Friday, September 10, 2010
My first attempt at making a pineapple cake failed in misery. The cake was completely inedible. I tried again tonight.
It came out better - at least it was edible! Still not quite right, though. The 'pineapple' cake didn't taste like pineapple. It was just like a sweet, fruity muffin. While yesterday's attempt was too wet, this was a little dry. It was still moist, but I would have liked a little more moist. I think I overcompensated - lol.
There was success, though. I made an icing with greek yogurt, and mixed in shredded coconut and pecans. Delish! The icing is definitely a keeper.
The SO thought it was delicious, even if it wasn't quite what I was after. He ate it all before dinner was even finished - lol.
Scaling down a recipe for two small servings is hard - arg.
Friday, September 10, 2010
10 years ago when I was at my heaviest, I didn't eat breakfast. I'm not much of a morning person, so I wasn't motivated to make something to eat. I'm lactose intolerant, so milk and cereal was out. I would roll out of bed, into the shower, and into the car for work. Just didn't 'have time' for breakfast.
I love variety in my diet. I cook a different dinner almost every night. The menu is wide and varied, from standard American, to Indian, to Asian, to Mexican - my house menu is almost anywhere in the world! I try to make enough to make 2-4 servings. Leftovers tend to get thrown out, and as I've discussed lately, I'm trying hard to eliminate food waste. I only make enough that will get eaten for dinner, then lunch the next day.
I eat breakfast every morning for the past six years. While I love variety, my breakfast is very consistent. I eat the same thing every morning, with the exception on the weekends. Saturdays we tend to go out for brunch. Sunday mornings I make scrambled eggs, bacon and french toast at home.
During the weekday, it's the same thing every day - greek yogurt, blueberries, and whole grain cereal. Greek yogurt doesn't upset my stomach like milk. I do not like the sweetened packaged yogurts - they have way too much sugar in them. I just buy the plain yogurt, and sweeten with blueberries and a little sprinkle of cinnamon sugar. This saves me an extraordinary amount of calories since I eat it every day. It really adds up.
I would get bored eating spaghetti for dinner every night, but for some reason, my daily breakfast never gets old. Sometimes I'll sub a different fruit for the blueberries, but it's pretty much the same every day.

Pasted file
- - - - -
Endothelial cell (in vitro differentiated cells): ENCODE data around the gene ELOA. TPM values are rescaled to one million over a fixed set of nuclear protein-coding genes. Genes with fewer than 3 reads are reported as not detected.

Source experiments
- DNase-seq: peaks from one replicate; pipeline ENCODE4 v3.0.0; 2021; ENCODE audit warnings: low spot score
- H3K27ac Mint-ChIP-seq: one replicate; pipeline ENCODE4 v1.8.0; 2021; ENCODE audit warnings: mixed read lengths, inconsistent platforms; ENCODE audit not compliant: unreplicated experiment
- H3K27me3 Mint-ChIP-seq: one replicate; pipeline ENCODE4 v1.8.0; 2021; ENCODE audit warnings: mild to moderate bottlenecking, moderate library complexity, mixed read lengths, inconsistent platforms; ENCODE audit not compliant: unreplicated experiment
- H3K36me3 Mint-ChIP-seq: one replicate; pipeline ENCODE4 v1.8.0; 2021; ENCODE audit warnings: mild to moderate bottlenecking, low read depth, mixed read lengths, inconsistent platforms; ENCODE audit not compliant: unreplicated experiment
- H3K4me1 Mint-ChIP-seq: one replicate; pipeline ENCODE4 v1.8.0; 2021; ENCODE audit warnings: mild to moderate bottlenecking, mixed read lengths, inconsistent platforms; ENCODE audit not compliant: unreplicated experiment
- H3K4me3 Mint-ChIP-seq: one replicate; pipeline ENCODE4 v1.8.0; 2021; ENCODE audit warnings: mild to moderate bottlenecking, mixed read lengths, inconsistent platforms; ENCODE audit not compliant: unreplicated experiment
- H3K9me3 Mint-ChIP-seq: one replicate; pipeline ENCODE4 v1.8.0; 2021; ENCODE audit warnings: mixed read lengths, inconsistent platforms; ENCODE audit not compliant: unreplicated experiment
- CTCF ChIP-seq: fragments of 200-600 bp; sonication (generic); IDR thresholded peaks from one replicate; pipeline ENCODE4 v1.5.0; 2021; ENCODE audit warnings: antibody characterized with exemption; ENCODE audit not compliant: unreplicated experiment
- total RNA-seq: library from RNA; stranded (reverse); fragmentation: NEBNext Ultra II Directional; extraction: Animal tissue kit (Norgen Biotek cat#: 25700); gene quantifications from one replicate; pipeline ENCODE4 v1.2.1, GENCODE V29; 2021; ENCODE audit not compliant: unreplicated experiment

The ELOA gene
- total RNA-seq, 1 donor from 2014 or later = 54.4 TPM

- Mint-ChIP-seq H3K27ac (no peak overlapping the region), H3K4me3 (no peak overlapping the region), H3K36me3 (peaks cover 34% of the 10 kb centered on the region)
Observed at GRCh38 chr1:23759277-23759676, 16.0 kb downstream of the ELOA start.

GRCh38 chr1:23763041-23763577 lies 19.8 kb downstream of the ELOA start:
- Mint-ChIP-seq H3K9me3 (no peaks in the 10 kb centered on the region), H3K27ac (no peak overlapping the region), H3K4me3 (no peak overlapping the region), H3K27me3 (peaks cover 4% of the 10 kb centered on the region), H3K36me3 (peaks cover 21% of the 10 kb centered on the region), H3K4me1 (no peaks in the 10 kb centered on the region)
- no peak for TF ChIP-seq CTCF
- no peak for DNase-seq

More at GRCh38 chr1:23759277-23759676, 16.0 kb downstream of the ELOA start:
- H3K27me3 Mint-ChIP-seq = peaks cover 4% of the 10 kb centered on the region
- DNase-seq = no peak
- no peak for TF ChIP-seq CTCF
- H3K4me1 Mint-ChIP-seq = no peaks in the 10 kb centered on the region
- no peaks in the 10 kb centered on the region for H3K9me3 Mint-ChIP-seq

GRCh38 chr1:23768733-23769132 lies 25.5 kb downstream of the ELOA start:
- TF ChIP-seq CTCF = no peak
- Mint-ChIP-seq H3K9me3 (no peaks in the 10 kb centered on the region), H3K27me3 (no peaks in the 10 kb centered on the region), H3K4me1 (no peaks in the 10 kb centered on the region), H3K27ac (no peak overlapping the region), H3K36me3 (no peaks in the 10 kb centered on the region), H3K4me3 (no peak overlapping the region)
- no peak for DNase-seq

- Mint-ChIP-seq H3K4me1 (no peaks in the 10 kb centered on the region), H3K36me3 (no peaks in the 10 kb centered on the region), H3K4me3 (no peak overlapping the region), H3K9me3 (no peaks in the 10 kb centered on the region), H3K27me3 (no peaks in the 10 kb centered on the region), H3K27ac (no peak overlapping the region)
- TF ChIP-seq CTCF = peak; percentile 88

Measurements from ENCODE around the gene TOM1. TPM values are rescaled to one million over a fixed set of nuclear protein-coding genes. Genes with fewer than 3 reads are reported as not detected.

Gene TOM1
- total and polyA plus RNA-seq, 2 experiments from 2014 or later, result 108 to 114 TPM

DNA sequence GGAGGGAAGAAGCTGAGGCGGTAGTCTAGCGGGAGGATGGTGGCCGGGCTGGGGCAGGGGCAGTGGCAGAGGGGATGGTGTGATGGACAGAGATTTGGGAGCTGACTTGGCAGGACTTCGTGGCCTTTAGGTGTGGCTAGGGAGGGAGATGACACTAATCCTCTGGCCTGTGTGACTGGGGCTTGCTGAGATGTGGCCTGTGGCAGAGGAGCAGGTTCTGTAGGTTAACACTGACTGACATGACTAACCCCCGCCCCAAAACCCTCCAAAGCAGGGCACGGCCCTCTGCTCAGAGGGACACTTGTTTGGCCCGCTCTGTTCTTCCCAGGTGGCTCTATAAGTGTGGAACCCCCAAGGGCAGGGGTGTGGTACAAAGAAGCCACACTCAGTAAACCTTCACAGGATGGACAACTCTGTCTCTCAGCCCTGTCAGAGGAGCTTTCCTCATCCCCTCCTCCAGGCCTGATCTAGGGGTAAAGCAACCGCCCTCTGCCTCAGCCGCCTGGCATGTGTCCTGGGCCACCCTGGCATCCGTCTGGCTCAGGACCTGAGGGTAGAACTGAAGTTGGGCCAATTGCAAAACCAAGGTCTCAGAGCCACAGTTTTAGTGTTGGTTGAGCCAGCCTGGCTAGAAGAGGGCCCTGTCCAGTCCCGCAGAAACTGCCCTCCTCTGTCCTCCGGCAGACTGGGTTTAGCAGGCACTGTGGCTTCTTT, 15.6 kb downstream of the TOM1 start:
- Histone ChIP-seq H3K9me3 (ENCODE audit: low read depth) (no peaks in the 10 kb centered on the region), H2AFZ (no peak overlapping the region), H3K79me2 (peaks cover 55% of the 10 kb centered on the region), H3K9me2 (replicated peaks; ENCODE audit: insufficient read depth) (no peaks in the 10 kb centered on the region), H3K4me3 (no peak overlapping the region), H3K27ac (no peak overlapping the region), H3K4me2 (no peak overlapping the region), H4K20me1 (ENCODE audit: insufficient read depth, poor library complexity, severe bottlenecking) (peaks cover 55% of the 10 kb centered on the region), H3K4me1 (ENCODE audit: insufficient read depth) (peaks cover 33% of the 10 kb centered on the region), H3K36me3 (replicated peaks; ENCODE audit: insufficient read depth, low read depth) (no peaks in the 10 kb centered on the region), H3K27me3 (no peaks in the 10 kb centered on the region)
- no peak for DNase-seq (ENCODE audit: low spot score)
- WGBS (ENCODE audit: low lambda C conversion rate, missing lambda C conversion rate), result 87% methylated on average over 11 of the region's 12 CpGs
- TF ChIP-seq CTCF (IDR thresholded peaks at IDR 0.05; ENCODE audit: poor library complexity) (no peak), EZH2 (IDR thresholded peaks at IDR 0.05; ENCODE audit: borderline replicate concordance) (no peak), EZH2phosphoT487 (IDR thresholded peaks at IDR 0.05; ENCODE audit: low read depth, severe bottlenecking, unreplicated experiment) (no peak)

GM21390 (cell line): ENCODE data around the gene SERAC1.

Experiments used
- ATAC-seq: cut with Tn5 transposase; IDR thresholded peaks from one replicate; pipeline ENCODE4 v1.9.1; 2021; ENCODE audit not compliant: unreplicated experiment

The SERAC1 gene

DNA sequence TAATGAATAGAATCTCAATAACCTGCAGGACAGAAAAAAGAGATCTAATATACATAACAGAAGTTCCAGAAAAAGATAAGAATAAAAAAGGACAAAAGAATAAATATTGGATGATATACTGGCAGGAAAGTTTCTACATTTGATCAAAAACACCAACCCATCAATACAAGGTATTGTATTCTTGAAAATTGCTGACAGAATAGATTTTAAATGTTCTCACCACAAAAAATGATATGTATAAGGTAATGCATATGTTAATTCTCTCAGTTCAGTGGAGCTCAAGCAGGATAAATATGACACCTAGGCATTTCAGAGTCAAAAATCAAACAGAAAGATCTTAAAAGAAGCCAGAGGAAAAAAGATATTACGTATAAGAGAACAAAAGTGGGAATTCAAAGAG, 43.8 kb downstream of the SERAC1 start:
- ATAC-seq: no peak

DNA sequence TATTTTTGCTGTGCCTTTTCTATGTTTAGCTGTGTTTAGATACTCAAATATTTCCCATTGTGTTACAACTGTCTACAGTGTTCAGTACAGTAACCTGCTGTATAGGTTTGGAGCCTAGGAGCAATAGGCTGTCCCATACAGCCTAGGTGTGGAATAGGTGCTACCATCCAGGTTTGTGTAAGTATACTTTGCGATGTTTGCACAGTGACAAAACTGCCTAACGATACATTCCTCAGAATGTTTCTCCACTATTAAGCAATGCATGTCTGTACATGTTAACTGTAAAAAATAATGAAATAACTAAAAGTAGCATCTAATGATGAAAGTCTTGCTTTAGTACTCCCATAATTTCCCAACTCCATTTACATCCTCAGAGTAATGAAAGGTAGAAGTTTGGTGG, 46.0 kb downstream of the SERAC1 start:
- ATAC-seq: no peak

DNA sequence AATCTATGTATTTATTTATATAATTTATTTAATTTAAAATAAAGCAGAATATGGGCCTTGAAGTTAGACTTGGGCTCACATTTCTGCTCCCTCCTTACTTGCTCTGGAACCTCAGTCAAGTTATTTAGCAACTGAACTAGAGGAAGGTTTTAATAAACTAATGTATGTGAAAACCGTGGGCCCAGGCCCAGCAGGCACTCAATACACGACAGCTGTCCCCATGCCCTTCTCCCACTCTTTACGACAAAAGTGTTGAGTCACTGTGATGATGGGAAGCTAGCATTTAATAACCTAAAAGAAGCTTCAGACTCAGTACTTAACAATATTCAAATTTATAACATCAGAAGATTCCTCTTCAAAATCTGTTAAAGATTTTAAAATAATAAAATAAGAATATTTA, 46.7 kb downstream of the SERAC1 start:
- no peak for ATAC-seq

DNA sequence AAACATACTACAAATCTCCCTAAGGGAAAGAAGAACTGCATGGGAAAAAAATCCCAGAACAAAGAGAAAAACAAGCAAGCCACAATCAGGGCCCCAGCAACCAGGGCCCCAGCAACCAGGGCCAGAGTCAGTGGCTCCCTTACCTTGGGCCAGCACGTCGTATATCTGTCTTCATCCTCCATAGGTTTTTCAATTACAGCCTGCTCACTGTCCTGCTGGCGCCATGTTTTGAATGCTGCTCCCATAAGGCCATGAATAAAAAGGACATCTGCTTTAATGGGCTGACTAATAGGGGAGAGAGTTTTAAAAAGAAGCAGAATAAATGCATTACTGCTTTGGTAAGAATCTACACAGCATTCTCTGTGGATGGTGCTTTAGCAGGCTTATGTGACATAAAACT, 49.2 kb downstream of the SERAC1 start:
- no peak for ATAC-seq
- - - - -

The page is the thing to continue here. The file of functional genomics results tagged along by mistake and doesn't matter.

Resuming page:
Maybe it's because of just rolling out of bed, but the consistency is just easier. I can start the coffee pot, and put my cereal, yogurt and fruit in a bowl while half asleep. Whatever it is, these days if I don't have breakfast by 8 or 9am, then I definitely feel sluggish and unproductive. Even if I don't feel hungry, I can't concentrate. My mood suffers. I don't get work done because all I can think about is what I'm going to eat for lunch - lol.
I lost 30 lbs 6 years ago, and my weight has been pretty stable. While it's impossible for me to know whether eating breakfast everyday is the reason why, I definitely believe that it is part of the equation. I don't know that it is the most 'important' meal of the day, but it is important enough that I never skip it. I do not function well in the morning if I skip it.
Thursday, September 09, 2010
I'm a pretty good cook. I can whip up a number of meals in no time mixing and matching things in my kitchen and fridge. However, I'm not so hot as a baker.
I can make no bake cakes and puddings, no problem. But cakes? I'm not sure what it is. Maybe it's because I'm chemistry impaired. I did great in math and engineering classes, but squeaked by in chemistry. Baking is a type of chemistry. You need exact ratios of flour to liquid to rising agent, and I totally suck at it.
At work, I'm known for being very thorough and accurate. I'm very precise, annoyingly so sometimes, say my coworkers. I nitpick the details until its done right. Perfectionist, they say. I am not satisfied with 'good enough'.